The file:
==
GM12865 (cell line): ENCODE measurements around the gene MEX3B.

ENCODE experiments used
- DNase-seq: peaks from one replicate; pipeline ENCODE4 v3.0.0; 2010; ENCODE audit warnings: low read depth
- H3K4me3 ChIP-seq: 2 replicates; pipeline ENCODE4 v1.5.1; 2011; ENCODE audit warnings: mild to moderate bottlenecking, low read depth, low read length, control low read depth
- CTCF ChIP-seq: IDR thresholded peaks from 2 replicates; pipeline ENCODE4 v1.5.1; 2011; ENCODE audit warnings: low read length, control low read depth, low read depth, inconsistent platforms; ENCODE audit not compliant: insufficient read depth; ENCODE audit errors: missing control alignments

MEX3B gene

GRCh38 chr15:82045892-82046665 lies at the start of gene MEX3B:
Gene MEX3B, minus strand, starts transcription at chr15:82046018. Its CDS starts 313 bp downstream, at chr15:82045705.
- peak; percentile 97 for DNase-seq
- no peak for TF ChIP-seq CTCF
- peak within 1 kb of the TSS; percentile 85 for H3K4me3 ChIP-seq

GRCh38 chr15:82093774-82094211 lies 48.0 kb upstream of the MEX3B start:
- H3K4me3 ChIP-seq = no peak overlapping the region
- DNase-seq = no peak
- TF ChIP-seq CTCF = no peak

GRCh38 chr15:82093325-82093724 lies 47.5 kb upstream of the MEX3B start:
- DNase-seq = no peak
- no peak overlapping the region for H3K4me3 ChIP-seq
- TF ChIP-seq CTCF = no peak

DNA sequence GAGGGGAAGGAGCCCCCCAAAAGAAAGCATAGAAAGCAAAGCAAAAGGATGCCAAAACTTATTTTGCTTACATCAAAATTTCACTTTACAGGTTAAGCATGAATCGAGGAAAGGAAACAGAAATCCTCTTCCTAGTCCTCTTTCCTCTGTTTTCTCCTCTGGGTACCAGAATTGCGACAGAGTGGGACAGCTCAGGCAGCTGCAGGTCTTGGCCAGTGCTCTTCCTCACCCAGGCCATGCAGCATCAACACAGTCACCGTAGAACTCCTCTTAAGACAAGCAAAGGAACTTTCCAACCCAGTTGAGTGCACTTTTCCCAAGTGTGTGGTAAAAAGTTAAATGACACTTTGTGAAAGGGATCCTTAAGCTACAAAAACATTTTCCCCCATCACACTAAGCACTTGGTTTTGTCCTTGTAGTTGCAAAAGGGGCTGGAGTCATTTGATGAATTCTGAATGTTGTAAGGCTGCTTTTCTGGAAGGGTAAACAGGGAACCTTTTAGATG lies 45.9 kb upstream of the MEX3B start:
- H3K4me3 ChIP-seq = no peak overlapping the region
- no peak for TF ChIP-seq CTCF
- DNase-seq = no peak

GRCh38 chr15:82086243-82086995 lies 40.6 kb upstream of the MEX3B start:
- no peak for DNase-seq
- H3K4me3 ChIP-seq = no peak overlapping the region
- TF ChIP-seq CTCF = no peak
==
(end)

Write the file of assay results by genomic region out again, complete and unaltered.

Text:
GM12865 (cell line): ENCODE measurements around the gene MEX3B.

ENCODE experiments used
- DNase-seq: peaks from one replicate; pipeline ENCODE4 v3.0.0; 2010; ENCODE audit warnings: low read depth
- H3K4me3 ChIP-seq: 2 replicates; pipeline ENCODE4 v1.5.1; 2011; ENCODE audit warnings: mild to moderate bottlenecking, low read depth, low read length, control low read depth
- CTCF ChIP-seq: IDR thresholded peaks from 2 replicates; pipeline ENCODE4 v1.5.1; 2011; ENCODE audit warnings: low read length, control low read depth, low read depth, inconsistent platforms; ENCODE audit not compliant: insufficient read depth; ENCODE audit errors: missing control alignments

MEX3B gene

GRCh38 chr15:82045892-82046665 lies at the start of gene MEX3B:
Gene MEX3B, minus strand, starts transcription at chr15:82046018. Its CDS starts 313 bp downstream, at chr15:82045705.
- peak; percentile 97 for DNase-seq
- no peak for TF ChIP-seq CTCF
- peak within 1 kb of the TSS; percentile 85 for H3K4me3 ChIP-seq

GRCh38 chr15:82093774-82094211 lies 48.0 kb upstream of the MEX3B start:
- H3K4me3 ChIP-seq = no peak overlapping the region
- DNase-seq = no peak
- TF ChIP-seq CTCF = no peak

GRCh38 chr15:82093325-82093724 lies 47.5 kb upstream of the MEX3B start:
- DNase-seq = no peak
- no peak overlapping the region for H3K4me3 ChIP-seq
- TF ChIP-seq CTCF = no peak

DNA sequence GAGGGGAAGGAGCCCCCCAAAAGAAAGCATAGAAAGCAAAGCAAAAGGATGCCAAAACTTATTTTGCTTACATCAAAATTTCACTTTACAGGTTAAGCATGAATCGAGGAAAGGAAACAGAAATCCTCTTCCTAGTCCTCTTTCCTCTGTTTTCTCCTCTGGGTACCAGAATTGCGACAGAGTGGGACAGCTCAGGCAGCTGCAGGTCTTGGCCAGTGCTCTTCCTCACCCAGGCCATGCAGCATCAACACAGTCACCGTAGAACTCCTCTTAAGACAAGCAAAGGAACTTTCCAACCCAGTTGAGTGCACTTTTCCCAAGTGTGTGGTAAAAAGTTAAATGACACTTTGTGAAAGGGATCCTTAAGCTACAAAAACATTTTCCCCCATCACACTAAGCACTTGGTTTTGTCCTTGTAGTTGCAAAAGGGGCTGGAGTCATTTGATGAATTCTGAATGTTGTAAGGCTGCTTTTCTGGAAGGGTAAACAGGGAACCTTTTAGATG lies 45.9 kb upstream of the MEX3B start:
- H3K4me3 ChIP-seq = no peak overlapping the region
- no peak for TF ChIP-seq CTCF
- DNase-seq = no peak

GRCh38 chr15:82086243-82086995 lies 40.6 kb upstream of the MEX3B start:
- no peak for DNase-seq
- H3K4me3 ChIP-seq = no peak overlapping the region
- TF ChIP-seq CTCF = no peak